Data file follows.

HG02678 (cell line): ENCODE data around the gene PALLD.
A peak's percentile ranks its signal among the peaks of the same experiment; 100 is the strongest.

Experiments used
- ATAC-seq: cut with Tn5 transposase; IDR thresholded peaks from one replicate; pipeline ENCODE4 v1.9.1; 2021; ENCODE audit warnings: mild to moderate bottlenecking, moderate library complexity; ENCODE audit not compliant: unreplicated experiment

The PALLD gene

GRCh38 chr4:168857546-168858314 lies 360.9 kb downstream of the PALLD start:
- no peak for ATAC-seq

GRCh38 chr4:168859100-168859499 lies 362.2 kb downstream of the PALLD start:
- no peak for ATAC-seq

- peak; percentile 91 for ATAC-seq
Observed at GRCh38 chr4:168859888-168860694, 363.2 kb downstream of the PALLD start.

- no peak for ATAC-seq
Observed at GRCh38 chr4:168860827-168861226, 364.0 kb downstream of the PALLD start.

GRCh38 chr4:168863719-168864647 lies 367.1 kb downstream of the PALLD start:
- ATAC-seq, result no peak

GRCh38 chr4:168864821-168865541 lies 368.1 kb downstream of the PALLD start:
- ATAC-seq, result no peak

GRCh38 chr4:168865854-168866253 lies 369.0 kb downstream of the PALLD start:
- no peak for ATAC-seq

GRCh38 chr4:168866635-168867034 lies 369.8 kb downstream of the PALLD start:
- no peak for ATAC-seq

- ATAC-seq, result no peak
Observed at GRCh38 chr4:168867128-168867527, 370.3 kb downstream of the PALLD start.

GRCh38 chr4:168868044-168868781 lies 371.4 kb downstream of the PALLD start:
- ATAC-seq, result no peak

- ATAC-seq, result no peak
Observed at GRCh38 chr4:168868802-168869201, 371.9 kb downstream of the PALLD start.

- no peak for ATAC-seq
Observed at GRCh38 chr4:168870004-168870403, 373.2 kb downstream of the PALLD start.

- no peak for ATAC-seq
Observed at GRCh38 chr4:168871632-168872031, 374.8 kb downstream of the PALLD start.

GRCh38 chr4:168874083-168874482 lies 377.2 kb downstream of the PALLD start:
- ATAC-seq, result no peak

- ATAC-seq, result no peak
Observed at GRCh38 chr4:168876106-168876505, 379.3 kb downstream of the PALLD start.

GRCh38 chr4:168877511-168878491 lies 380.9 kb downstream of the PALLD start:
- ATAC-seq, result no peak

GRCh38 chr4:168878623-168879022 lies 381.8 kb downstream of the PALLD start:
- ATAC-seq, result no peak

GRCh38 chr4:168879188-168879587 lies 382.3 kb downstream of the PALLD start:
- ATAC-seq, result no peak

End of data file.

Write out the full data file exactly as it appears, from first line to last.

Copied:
HG02678 (cell line): ENCODE data around the gene PALLD.
A peak's percentile ranks its signal among the peaks of the same experiment; 100 is the strongest.

Experiments used
- ATAC-seq: cut with Tn5 transposase; IDR thresholded peaks from one replicate; pipeline ENCODE4 v1.9.1; 2021; ENCODE audit warnings: mild to moderate bottlenecking, moderate library complexity; ENCODE audit not compliant: unreplicated experiment

The PALLD gene

GRCh38 chr4:168857546-168858314 lies 360.9 kb downstream of the PALLD start:
- no peak for ATAC-seq

GRCh38 chr4:168859100-168859499 lies 362.2 kb downstream of the PALLD start:
- no peak for ATAC-seq

- peak; percentile 91 for ATAC-seq
Observed at GRCh38 chr4:168859888-168860694, 363.2 kb downstream of the PALLD start.

- no peak for ATAC-seq
Observed at GRCh38 chr4:168860827-168861226, 364.0 kb downstream of the PALLD start.

GRCh38 chr4:168863719-168864647 lies 367.1 kb downstream of the PALLD start:
- ATAC-seq, result no peak

GRCh38 chr4:168864821-168865541 lies 368.1 kb downstream of the PALLD start:
- ATAC-seq, result no peak

GRCh38 chr4:168865854-168866253 lies 369.0 kb downstream of the PALLD start:
- no peak for ATAC-seq

GRCh38 chr4:168866635-168867034 lies 369.8 kb downstream of the PALLD start:
- no peak for ATAC-seq

- ATAC-seq, result no peak
Observed at GRCh38 chr4:168867128-168867527, 370.3 kb downstream of the PALLD start.

GRCh38 chr4:168868044-168868781 lies 371.4 kb downstream of the PALLD start:
- ATAC-seq, result no peak

- ATAC-seq, result no peak
Observed at GRCh38 chr4:168868802-168869201, 371.9 kb downstream of the PALLD start.

- no peak for ATAC-seq
Observed at GRCh38 chr4:168870004-168870403, 373.2 kb downstream of the PALLD start.

- no peak for ATAC-seq
Observed at GRCh38 chr4:168871632-168872031, 374.8 kb downstream of the PALLD start.

GRCh38 chr4:168874083-168874482 lies 377.2 kb downstream of the PALLD start:
- ATAC-seq, result no peak

- ATAC-seq, result no peak
Observed at GRCh38 chr4:168876106-168876505, 379.3 kb downstream of the PALLD start.

GRCh38 chr4:168877511-168878491 lies 380.9 kb downstream of the PALLD start:
- ATAC-seq, result no peak

GRCh38 chr4:168878623-168879022 lies 381.8 kb downstream of the PALLD start:
- ATAC-seq, result no peak

GRCh38 chr4:168879188-168879587 lies 382.3 kb downstream of the PALLD start:
- ATAC-seq, result no peak